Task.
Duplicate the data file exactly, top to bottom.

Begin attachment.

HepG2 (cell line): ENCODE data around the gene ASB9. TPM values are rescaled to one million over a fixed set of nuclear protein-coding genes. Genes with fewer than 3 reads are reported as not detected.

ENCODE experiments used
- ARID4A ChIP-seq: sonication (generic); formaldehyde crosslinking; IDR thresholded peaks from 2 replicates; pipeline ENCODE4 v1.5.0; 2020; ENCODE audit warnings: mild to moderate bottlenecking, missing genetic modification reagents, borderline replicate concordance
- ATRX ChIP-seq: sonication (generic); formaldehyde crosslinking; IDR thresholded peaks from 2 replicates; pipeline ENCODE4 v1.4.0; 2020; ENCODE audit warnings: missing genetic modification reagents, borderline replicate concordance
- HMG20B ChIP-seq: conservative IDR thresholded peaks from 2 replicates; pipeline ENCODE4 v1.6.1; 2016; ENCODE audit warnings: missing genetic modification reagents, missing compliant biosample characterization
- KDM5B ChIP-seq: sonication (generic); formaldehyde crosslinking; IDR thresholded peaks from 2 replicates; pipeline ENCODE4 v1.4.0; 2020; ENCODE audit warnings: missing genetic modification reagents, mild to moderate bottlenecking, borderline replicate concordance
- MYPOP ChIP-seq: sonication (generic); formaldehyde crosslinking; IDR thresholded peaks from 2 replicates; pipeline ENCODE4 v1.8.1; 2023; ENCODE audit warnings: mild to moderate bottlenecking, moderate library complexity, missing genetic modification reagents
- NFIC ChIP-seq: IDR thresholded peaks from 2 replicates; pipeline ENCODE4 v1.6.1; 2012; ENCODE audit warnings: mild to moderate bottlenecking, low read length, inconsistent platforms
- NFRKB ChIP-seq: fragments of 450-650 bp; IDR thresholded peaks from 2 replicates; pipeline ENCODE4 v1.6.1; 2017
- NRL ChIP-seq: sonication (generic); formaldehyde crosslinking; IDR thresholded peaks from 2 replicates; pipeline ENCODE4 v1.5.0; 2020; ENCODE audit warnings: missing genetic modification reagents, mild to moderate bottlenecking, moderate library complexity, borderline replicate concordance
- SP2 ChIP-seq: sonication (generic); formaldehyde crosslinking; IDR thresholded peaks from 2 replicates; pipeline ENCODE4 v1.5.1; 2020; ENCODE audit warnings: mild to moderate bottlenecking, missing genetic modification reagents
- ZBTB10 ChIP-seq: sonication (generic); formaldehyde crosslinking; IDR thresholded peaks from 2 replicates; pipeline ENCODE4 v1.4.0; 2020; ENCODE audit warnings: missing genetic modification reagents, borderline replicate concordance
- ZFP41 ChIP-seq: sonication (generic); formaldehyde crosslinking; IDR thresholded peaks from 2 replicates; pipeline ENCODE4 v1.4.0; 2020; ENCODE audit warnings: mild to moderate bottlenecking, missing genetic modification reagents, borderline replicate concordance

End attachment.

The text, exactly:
HepG2 (cell line): ENCODE data around the gene ASB9. TPM values are rescaled to one million over a fixed set of nuclear protein-coding genes. Genes with fewer than 3 reads are reported as not detected.

ENCODE experiments used
- ARID4A ChIP-seq: sonication (generic); formaldehyde crosslinking; IDR thresholded peaks from 2 replicates; pipeline ENCODE4 v1.5.0; 2020; ENCODE audit warnings: mild to moderate bottlenecking, missing genetic modification reagents, borderline replicate concordance
- ATRX ChIP-seq: sonication (generic); formaldehyde crosslinking; IDR thresholded peaks from 2 replicates; pipeline ENCODE4 v1.4.0; 2020; ENCODE audit warnings: missing genetic modification reagents, borderline replicate concordance
- HMG20B ChIP-seq: conservative IDR thresholded peaks from 2 replicates; pipeline ENCODE4 v1.6.1; 2016; ENCODE audit warnings: missing genetic modification reagents, missing compliant biosample characterization
- KDM5B ChIP-seq: sonication (generic); formaldehyde crosslinking; IDR thresholded peaks from 2 replicates; pipeline ENCODE4 v1.4.0; 2020; ENCODE audit warnings: missing genetic modification reagents, mild to moderate bottlenecking, borderline replicate concordance
- MYPOP ChIP-seq: sonication (generic); formaldehyde crosslinking; IDR thresholded peaks from 2 replicates; pipeline ENCODE4 v1.8.1; 2023; ENCODE audit warnings: mild to moderate bottlenecking, moderate library complexity, missing genetic modification reagents
- NFIC ChIP-seq: IDR thresholded peaks from 2 replicates; pipeline ENCODE4 v1.6.1; 2012; ENCODE audit warnings: mild to moderate bottlenecking, low read length, inconsistent platforms
- NFRKB ChIP-seq: fragments of 450-650 bp; IDR thresholded peaks from 2 replicates; pipeline ENCODE4 v1.6.1; 2017
- NRL ChIP-seq: sonication (generic); formaldehyde crosslinking; IDR thresholded peaks from 2 replicates; pipeline ENCODE4 v1.5.0; 2020; ENCODE audit warnings: missing genetic modification reagents, mild to moderate bottlenecking, moderate library complexity, borderline replicate concordance
- SP2 ChIP-seq: sonication (generic); formaldehyde crosslinking; IDR thresholded peaks from 2 replicates; pipeline ENCODE4 v1.5.1; 2020; ENCODE audit warnings: mild to moderate bottlenecking, missing genetic modification reagents
- ZBTB10 ChIP-seq: sonication (generic); formaldehyde crosslinking; IDR thresholded peaks from 2 replicates; pipeline ENCODE4 v1.4.0; 2020; ENCODE audit warnings: missing genetic modification reagents, borderline replicate concordance
- ZFP41 ChIP-seq: sonication (generic); formaldehyde crosslinking; IDR thresholded peaks from 2 replicates; pipeline ENCODE4 v1.4.0; 2020; ENCODE audit warnings: mild to moderate bottlenecking, missing genetic modification reagents, borderline replicate concordance